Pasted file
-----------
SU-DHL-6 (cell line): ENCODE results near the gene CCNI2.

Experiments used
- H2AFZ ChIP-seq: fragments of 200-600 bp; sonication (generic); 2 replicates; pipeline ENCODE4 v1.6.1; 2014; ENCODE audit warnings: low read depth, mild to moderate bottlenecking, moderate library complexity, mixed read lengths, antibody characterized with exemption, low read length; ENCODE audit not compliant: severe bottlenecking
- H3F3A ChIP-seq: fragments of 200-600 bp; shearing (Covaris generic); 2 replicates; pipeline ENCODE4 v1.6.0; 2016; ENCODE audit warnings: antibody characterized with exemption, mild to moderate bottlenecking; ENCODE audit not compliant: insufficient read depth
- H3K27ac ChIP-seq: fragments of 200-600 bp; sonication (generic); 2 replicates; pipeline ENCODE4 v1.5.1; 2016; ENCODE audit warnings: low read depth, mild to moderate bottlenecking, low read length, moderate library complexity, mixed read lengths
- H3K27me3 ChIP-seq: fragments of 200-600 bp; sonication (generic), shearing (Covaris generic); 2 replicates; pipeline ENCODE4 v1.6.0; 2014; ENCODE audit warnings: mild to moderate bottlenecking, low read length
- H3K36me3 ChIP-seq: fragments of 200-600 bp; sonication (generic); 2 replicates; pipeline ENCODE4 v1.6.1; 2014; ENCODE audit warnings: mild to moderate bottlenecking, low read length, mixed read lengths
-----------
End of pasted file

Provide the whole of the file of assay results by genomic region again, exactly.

SU-DHL-6 (cell line): ENCODE results near the gene CCNI2.

Experiments used
- H2AFZ ChIP-seq: fragments of 200-600 bp; sonication (generic); 2 replicates; pipeline ENCODE4 v1.6.1; 2014; ENCODE audit warnings: low read depth, mild to moderate bottlenecking, moderate library complexity, mixed read lengths, antibody characterized with exemption, low read length; ENCODE audit not compliant: severe bottlenecking
- H3F3A ChIP-seq: fragments of 200-600 bp; shearing (Covaris generic); 2 replicates; pipeline ENCODE4 v1.6.0; 2016; ENCODE audit warnings: antibody characterized with exemption, mild to moderate bottlenecking; ENCODE audit not compliant: insufficient read depth
- H3K27ac ChIP-seq: fragments of 200-600 bp; sonication (generic); 2 replicates; pipeline ENCODE4 v1.5.1; 2016; ENCODE audit warnings: low read depth, mild to moderate bottlenecking, low read length, moderate library complexity, mixed read lengths
- H3K27me3 ChIP-seq: fragments of 200-600 bp; sonication (generic), shearing (Covaris generic); 2 replicates; pipeline ENCODE4 v1.6.0; 2014; ENCODE audit warnings: mild to moderate bottlenecking, low read length
- H3K36me3 ChIP-seq: fragments of 200-600 bp; sonication (generic); 2 replicates; pipeline ENCODE4 v1.6.1; 2014; ENCODE audit warnings: mild to moderate bottlenecking, low read length, mixed read lengths